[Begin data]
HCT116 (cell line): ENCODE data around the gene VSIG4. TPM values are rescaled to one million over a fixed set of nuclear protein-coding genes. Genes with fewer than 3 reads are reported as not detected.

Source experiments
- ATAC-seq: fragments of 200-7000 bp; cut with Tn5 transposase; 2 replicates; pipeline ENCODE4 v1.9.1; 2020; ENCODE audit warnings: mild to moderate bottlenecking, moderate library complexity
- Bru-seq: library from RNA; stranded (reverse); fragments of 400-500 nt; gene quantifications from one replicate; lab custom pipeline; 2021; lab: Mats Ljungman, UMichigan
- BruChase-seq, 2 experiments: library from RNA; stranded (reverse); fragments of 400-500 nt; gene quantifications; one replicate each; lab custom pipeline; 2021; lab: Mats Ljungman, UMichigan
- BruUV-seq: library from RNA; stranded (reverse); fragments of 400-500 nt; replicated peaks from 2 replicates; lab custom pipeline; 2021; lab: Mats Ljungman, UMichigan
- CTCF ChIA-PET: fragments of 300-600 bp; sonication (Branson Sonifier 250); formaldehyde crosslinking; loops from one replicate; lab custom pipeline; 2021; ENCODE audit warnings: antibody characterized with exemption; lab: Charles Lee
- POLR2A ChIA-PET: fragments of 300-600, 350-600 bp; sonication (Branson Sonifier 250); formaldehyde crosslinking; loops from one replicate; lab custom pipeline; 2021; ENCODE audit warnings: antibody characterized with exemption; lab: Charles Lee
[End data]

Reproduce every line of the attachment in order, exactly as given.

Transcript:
HCT116 (cell line): ENCODE data around the gene VSIG4. TPM values are rescaled to one million over a fixed set of nuclear protein-coding genes. Genes with fewer than 3 reads are reported as not detected.

Source experiments
- ATAC-seq: fragments of 200-7000 bp; cut with Tn5 transposase; 2 replicates; pipeline ENCODE4 v1.9.1; 2020; ENCODE audit warnings: mild to moderate bottlenecking, moderate library complexity
- Bru-seq: library from RNA; stranded (reverse); fragments of 400-500 nt; gene quantifications from one replicate; lab custom pipeline; 2021; lab: Mats Ljungman, UMichigan
- BruChase-seq, 2 experiments: library from RNA; stranded (reverse); fragments of 400-500 nt; gene quantifications; one replicate each; lab custom pipeline; 2021; lab: Mats Ljungman, UMichigan
- BruUV-seq: library from RNA; stranded (reverse); fragments of 400-500 nt; replicated peaks from 2 replicates; lab custom pipeline; 2021; lab: Mats Ljungman, UMichigan
- CTCF ChIA-PET: fragments of 300-600 bp; sonication (Branson Sonifier 250); formaldehyde crosslinking; loops from one replicate; lab custom pipeline; 2021; ENCODE audit warnings: antibody characterized with exemption; lab: Charles Lee
- POLR2A ChIA-PET: fragments of 300-600, 350-600 bp; sonication (Branson Sonifier 250); formaldehyde crosslinking; loops from one replicate; lab custom pipeline; 2021; ENCODE audit warnings: antibody characterized with exemption; lab: Charles Lee